Background: The GI Mentor is a virtual reality simulator that uses force feedback technology to create a realistic training experience.
Objective: To define the benefit of training on the GI Mentor on competency acquisition in colonoscopy.
Design: Randomized, controlled, blinded, multicenter trial.
Setting: Academic medical centers with accredited gastroenterology training programs.
Patients: First-year GI fellows.
Interventions: Subjects were randomized to receive 10 hours of unsupervised training on the GI Mentor or no simulator experience during the first 8 weeks of fellowship. After this period, both groups began performing real colonoscopies. The first 200 colonoscopies performed by each fellow were graded by proctors to measure technical and cognitive success, and patient comfort level during the procedure.
Main outcome measurements: A mixed-effects model comparison between the 2 groups of objective and subjective competency scores and patient discomfort in the performance of real colonoscopies over time.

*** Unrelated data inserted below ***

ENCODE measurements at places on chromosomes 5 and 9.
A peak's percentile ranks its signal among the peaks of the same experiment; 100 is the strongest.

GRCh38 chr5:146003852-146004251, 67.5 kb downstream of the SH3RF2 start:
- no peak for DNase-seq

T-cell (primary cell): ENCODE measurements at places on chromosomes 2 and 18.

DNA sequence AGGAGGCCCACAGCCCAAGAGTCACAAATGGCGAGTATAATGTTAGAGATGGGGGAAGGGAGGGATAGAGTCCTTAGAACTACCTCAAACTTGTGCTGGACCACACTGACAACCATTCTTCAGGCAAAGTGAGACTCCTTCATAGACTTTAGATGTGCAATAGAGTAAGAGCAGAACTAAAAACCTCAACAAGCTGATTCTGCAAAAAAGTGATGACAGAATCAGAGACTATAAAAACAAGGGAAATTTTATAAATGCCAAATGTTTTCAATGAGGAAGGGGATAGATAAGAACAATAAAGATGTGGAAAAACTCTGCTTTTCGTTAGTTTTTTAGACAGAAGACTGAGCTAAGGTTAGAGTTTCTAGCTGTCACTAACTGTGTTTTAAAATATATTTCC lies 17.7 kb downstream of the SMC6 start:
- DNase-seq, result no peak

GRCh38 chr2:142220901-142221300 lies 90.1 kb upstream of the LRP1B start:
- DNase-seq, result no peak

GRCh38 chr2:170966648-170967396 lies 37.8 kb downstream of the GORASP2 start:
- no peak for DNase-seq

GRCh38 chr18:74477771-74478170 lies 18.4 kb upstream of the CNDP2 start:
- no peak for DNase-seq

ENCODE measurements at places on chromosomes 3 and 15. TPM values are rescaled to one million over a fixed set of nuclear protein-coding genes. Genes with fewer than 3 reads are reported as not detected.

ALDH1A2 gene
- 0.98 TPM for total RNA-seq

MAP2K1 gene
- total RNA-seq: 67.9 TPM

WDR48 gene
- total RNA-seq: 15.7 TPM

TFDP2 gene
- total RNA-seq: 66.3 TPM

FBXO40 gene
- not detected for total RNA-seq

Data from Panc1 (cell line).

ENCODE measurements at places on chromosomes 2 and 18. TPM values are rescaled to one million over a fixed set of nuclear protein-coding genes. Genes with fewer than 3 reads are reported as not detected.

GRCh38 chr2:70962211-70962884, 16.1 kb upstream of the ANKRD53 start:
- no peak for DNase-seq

Results: Forty-five fellows were randomized from 16 hospitals over 2 years. Fellows in the simulator group had significantly higher objective competency rates during the first 100 cases. A mixed-effects model demonstrated a higher objective competence overall in the simulator group (P < .0001), with the difference between groups being significantly greater during the first 80 cases performed. The median number of cases needed to reach 90% competency was 160 in both groups. The patient comfort level was similar.
Conclusions: Fellows who underwent GI Mentor training performed significantly better during the early phase of real colonoscopy training.